Franklin Township voters narrowly approved the township’s Fire Protection tax levy by less than 200 votes on Nov. 4. Votes tallied 1,462 for the levy versus 1,281 voters against the issue.
Township trustees and fire department officials said passing the levy allows the township to provide the same level of service they are currently receiving as well as stave off any staff reductions or service changes that might have affected the township.
Fire Chief Richard Howard was elated with the good news for his department.
“I’ll be able to breathe again,” said Howard. “I have a budget and I’ll have to sit down with my board and the union and we’re going to have to still prioritize the needs for the safety of the public and safety of the firemen, because even though we won we still have to be frugal with our money and continue to stretch this out.”
Chairman Tim Guyton said he was not sure how the vote was going to go and has a lot of respect for all those who voted, both for and against the issue.
“There were a lot of ‘nay’ votes but there were more ‘yay’ votes. As far as the ‘nay’ votes, if there was any other way we could’ve done this, we would’ve, but there’s no other resource but to go back to the taxpayers,” said Guyton.
Guyton did not answer whether he was surprised by the outcome but did say he was hopeful that the fire department’s efforts on educating the public would pay off.
“I think it was the hard work of the fire department because they were the ones who did the campaigning. And enough of the residents saw the need for additional funding, and that’s a no-brainer,” said Guyton.
Howard said with the money from the levy, the fire department’s money issues should be back in the black for at least a few years. He also hopes the department will finally get to address issues that have been put on the backburner.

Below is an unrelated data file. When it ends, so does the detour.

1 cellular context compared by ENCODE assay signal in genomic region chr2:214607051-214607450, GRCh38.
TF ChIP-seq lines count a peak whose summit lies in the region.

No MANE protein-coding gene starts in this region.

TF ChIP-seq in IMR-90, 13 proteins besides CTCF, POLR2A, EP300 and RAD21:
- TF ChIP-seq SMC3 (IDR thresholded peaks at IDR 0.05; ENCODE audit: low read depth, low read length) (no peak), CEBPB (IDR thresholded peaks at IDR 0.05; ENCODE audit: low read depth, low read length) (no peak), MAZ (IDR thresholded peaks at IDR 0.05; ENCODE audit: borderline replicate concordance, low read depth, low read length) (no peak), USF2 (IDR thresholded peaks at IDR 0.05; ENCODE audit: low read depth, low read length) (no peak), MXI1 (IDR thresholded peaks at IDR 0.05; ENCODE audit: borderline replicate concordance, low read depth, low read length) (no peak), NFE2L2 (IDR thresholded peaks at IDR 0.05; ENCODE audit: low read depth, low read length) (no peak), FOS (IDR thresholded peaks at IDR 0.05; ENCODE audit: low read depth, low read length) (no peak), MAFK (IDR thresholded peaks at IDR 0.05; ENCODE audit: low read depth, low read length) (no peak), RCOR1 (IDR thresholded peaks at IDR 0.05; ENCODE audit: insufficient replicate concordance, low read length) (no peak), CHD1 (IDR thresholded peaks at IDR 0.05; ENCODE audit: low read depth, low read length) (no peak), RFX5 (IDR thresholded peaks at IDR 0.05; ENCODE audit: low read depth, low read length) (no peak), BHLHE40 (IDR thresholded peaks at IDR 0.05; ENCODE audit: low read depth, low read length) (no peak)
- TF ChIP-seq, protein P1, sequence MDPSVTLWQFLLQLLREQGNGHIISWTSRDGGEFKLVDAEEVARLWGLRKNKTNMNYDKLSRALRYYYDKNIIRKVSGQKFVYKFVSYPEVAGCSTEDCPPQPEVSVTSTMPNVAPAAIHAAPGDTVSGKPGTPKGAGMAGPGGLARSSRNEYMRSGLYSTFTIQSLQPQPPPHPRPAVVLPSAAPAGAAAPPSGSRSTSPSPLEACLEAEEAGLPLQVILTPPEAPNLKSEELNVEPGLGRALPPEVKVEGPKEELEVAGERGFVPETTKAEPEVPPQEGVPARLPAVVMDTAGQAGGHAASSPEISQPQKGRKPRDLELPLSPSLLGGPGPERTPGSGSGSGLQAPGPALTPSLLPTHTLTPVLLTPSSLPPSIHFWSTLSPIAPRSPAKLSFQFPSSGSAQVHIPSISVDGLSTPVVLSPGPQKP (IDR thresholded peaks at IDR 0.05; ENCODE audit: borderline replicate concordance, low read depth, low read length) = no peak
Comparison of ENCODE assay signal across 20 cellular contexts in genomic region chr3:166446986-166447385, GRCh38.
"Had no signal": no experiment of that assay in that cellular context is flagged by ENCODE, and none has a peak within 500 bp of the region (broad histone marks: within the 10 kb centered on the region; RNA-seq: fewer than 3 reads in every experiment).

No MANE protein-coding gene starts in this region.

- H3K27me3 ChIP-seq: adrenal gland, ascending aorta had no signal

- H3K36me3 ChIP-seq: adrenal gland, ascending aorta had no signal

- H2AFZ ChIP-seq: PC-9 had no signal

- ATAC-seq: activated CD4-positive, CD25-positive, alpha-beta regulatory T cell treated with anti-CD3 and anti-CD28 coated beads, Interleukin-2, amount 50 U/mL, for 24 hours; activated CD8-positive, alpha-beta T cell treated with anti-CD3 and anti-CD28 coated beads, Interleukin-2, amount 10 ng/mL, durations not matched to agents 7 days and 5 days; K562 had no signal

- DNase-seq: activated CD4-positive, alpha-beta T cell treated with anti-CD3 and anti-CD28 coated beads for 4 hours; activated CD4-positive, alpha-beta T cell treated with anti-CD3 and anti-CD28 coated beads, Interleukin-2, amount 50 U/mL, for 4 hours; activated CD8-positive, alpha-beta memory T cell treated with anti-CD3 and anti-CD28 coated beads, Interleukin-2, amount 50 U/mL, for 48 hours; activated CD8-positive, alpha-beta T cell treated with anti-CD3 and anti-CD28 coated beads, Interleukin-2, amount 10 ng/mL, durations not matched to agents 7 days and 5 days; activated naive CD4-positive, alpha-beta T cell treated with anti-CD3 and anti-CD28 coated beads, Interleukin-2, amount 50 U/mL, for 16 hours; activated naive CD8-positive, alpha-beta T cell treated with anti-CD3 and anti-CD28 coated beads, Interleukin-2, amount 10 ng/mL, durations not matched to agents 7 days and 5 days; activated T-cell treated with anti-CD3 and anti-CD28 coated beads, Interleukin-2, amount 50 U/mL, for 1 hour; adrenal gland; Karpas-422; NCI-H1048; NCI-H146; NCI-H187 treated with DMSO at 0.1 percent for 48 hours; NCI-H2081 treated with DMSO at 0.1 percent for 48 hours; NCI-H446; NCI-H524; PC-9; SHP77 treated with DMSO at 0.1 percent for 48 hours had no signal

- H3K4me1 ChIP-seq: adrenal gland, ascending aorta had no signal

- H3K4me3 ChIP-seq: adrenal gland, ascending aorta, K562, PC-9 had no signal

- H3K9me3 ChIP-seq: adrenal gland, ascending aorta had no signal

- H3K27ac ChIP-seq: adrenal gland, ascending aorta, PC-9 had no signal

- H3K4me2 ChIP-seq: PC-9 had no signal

“I feel like with the extra money and what we’ve done to save tax money we’ll be able to do more things with the money we have coming in. We’ll be able to do things to save money like preventative maintenance instead of allowing things to go bad,” he said.
Howard also believes the passage of this levy may encourage more businesses to come to the Westside.
“If you lose your police and you lose your fire department, what services do you have to give someone to move into this area? With this stuff, it gives the township an opportunity to attract the business community and for the township to improve; and it all goes hand in hand,” he added.
Lt. Chris Grile, a fireman who was also a heavy campaigner for the levy, said the passage is a huge weight off the department’s shoulders.
“There’s a lot of members here that were really anxious to find out the results and we’re just glad the citizens find value in the service we provide and we’re just happy to provide it,” said Grile.
He said one of the firemen recently retired, and if the levy did not pass, the position would have been eliminated, creating a staff shortage, so the firemen are very grateful that situation was averted.
“We just want to take an opportunity to thank our citizens for the vote of confidence they have in us and we’ll continue to provide the best service and we look forward to growing with our citizens and being a part of this community,” said Grile.